“Huh,” I remark to myself, “I didn’t realize I was doing that this whole time.”

I continue to sit with this thought as I scroll through the comments on the YouTube video, looking for my name. I see several comments of gratitude. I see many men share their abuse stories and now feel seen. In fact, most of the comments are exactly what I hoped would come about as a result of the talk – a safe and gracious space for others to know they are not alone.

But then I see a couple of men call me intellectually lazy. And another say my tattoos are an indication that I’m a female who thinks she should conduct herself as a man.

I don’t even know what that last comment means but you know what? It doesn't matter. I’m okay.

That’s when I realize what it was Day One was supposed to help me see:

No matter how much work I put into trying to see every position from everyone’s point of view and making sure I never step on any toes or hurt someone’s feelings, I’ll never do it.

Sounds good doesn’t it? I could have ended this article right here. But I didn’t. This is where my analysis skills work in my favor most days.

Because as I was writing this, when I re-read that statement, I knew I needed to call myself out on my own bullshit because - news flash - I already knew that, or rather Adult Ameé knows that. That’s not what’s been slowing me down. And I know that because that's been the mantra I've been playing in my head for weeks, trying to use it to motivate me.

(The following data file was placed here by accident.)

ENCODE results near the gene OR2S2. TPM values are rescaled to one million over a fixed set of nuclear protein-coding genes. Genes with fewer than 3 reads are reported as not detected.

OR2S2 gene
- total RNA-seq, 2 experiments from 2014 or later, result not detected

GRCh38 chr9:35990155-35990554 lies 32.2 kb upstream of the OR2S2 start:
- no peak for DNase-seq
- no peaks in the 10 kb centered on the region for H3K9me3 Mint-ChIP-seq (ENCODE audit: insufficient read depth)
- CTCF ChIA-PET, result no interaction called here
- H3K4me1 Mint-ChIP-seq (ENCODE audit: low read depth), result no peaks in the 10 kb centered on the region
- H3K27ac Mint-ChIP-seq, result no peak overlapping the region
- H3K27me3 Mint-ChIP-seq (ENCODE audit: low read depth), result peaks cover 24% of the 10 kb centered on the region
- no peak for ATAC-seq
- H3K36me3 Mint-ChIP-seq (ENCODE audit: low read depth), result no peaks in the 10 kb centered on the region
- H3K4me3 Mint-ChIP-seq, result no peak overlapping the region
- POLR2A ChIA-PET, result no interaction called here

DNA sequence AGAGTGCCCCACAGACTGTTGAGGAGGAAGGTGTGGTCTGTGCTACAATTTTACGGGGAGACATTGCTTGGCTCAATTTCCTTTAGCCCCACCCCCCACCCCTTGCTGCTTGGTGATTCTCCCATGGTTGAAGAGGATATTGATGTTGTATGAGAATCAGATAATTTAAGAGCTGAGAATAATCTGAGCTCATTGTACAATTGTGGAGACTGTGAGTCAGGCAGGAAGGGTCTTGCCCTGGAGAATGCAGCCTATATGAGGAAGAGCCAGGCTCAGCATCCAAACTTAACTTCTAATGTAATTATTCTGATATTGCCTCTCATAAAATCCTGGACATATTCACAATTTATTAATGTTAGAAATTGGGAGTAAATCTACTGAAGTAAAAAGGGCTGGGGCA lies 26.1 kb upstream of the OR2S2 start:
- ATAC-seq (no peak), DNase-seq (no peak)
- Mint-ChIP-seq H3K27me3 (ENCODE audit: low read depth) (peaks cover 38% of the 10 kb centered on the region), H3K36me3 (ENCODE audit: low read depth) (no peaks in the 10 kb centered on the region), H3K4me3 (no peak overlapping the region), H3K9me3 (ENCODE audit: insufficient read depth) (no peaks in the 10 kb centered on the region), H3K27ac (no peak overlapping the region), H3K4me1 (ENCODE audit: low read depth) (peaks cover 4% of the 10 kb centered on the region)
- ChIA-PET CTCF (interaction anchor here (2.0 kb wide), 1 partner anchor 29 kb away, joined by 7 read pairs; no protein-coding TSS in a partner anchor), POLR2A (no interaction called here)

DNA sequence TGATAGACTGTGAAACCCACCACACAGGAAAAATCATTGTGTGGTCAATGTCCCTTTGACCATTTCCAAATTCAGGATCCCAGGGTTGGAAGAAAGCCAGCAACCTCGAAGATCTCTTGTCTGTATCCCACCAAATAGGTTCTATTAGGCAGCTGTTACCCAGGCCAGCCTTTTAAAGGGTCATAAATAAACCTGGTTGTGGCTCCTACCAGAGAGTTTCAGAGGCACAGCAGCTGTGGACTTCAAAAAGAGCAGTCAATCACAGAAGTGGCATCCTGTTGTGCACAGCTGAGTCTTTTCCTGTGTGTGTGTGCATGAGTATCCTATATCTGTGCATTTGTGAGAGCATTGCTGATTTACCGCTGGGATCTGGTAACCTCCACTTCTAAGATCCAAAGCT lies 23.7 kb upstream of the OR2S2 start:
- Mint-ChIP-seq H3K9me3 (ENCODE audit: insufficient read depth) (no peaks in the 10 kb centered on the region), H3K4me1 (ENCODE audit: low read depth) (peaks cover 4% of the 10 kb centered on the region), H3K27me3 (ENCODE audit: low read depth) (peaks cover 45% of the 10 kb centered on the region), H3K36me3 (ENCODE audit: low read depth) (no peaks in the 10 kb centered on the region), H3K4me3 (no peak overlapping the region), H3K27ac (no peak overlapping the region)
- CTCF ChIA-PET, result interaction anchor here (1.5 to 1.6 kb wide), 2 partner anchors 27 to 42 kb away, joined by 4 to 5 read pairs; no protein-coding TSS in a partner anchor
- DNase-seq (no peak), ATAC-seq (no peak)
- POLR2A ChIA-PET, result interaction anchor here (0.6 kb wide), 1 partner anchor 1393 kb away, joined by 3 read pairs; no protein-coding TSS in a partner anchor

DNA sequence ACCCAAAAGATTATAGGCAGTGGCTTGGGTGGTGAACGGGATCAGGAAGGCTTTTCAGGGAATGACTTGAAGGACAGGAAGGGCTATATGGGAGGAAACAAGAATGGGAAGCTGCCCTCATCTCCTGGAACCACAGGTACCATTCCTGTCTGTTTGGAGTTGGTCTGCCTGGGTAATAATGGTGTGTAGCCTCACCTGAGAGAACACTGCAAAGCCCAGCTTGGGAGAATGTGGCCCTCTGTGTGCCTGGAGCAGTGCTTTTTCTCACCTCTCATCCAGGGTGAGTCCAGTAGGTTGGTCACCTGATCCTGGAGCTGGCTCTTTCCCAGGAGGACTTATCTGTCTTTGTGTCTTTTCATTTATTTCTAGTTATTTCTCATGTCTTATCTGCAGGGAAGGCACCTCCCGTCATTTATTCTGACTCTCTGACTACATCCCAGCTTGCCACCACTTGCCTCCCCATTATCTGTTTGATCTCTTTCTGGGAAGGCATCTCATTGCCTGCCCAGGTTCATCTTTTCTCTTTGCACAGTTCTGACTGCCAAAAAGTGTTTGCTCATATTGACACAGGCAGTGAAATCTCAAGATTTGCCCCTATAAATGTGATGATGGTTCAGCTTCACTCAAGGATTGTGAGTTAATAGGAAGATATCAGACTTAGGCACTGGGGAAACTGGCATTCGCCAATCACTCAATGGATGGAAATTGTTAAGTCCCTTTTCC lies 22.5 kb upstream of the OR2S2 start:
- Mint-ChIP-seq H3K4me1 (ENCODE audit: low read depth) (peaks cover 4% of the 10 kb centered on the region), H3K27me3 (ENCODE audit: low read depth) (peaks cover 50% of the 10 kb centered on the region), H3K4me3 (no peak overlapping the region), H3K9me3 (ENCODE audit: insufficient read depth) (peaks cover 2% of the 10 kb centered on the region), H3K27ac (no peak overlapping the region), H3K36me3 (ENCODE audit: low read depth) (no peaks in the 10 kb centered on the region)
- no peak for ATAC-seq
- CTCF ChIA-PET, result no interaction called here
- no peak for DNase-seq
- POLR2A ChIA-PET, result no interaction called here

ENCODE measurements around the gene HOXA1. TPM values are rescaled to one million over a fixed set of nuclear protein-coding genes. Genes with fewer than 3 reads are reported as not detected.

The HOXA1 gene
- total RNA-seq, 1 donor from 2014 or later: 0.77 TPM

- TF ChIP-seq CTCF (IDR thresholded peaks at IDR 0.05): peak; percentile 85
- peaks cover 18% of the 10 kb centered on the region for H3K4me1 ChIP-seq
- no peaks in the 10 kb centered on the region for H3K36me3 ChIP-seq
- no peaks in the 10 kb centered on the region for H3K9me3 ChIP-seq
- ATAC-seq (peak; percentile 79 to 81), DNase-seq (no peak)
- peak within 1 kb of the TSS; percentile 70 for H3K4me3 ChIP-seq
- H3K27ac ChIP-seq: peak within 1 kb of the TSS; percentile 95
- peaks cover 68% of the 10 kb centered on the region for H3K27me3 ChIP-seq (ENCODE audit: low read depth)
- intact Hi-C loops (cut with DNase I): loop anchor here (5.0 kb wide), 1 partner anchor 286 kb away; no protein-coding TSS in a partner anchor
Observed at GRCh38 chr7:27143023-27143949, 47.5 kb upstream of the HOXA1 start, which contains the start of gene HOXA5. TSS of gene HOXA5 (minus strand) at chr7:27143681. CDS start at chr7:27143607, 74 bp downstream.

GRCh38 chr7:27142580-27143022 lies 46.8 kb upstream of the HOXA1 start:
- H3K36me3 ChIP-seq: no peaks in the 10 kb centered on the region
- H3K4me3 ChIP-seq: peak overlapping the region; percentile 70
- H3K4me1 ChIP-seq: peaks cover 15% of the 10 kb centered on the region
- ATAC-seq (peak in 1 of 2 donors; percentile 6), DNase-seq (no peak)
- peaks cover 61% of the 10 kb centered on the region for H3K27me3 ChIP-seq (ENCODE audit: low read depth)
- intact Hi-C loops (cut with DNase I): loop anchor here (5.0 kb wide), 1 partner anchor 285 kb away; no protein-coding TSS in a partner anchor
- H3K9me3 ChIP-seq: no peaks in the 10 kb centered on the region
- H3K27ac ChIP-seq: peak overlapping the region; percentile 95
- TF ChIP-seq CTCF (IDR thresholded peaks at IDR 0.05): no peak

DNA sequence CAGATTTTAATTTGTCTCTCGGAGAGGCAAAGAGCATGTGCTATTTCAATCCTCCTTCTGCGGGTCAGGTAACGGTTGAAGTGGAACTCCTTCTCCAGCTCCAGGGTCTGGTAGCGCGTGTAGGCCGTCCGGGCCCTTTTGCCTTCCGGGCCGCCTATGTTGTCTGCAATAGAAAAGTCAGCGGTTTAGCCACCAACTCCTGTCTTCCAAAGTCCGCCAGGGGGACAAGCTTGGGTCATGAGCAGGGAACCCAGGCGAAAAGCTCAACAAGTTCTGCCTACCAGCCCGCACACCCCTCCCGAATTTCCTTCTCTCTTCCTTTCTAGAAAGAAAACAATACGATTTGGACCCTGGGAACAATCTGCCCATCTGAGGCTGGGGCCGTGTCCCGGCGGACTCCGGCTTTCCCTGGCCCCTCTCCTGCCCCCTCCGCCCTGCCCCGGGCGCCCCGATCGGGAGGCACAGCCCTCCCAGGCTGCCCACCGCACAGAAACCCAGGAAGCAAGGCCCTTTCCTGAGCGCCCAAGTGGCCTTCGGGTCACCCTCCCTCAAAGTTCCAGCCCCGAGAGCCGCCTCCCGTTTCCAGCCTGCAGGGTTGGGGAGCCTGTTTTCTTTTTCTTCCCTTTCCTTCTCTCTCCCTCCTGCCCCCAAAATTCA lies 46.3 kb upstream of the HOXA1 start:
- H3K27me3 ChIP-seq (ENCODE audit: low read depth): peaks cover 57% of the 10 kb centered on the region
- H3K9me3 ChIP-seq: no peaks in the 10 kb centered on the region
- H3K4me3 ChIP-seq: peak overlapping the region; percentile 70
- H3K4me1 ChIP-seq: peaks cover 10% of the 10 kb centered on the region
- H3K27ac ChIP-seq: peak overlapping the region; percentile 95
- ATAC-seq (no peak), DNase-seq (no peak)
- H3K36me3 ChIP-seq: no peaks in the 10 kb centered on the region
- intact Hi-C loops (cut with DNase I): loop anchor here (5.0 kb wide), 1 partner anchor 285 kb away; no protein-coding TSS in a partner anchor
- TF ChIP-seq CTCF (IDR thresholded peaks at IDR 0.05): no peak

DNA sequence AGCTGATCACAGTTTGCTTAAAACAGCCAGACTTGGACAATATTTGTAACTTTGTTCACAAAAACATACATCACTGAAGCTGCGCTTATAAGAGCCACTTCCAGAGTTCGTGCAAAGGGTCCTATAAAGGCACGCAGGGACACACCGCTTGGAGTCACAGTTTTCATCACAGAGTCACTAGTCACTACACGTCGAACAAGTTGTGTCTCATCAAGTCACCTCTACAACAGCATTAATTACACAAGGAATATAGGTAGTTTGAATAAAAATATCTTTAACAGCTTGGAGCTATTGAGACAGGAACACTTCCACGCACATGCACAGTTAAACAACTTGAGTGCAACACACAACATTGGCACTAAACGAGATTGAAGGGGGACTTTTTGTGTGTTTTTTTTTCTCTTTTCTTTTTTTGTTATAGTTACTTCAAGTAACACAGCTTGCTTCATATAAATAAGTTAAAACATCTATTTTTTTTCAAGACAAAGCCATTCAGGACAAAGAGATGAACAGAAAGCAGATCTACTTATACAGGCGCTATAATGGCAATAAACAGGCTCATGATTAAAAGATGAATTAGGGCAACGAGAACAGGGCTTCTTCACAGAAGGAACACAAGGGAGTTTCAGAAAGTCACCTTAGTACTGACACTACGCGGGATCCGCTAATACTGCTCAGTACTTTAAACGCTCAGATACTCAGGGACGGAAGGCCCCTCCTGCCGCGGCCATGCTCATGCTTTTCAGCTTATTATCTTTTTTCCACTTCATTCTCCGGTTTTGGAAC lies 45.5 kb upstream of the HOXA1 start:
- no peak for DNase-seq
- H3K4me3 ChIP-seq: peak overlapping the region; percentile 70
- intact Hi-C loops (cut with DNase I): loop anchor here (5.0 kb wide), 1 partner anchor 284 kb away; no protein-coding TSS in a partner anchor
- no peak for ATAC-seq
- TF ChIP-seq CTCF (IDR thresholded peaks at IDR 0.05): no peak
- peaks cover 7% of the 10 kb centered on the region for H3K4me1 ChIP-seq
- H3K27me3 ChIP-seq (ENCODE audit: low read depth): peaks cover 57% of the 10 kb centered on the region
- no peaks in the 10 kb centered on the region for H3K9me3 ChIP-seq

“Try again, Ameé,” I goad myself.

So, I ask “If you really do know all this, then why are you still not doing what you’re supposed to be doing?”

I give myself a few quiet minutes to replay the last several weeks as well as the triggering event from yesterday, feeling around for the subtext.

And then, in the soft, timid little voice that now only lives in my memories, I hear “Because I’m afraid.”

Bingo! There it is.

As the big day of my book release neared – the ultimate most vulnerable expression of just me - Little Ameé saw that we are heading into a new, unfamiliar chapter and she’d been letting me know she was getting scared and wanted more time to get ready.

She wanted it to be perfect first so that she would be safe.

Knowing the truth, I reached out to her, pulled her in close like I do with my own daughter when she’s hurting, and allowed myself to cry with this scared little person who has been in my care for awhile now.

I felt sorry for her pain and suffering she’s been through and I remembered with her the disappointment, grief, and fears from rejection & abandonment she’s been through. And I told her I understood why she’s been so hesitant for these past few weeks.

I validated her fears. My fears.

I am swimming deeper and deeper into unchartered territory for myself with each passing day. While I’m doing exactly what I want to do, I have to remember, with compassion, I’m in a place I’ve only dreamed of being but have never truly been.

So, of course I’m experiencing new feelings. I’m breathing in smells I’ve never smelled and tasting tastes I’ve never tasted before, including the acrid flavor of throwing up in my mouth a little yesterday from stress.

That feeling yesterday wasn’t because I’d unintentionally used a word incorrectly and someone objected so now, I was being held accountable. No one has even read it yet!

It was the raw, deep fear that all of me was going to be rejected if I made a mistake. It was the memory of my fears.

And so, I put my hand over my heart, where Little Ameé will always be with me, and told her it wasn’t her job anymore to protect us. I got this now.

And I’m quite capable of owning my mistakes and have learned through life that not everyone will like or understand us, and that’s okay too.

So, to ease her fears of what could happen to us, I promised her that as we try new things and go new places, we might fail but we will always do our best to be kind. And fierce.



bottom of page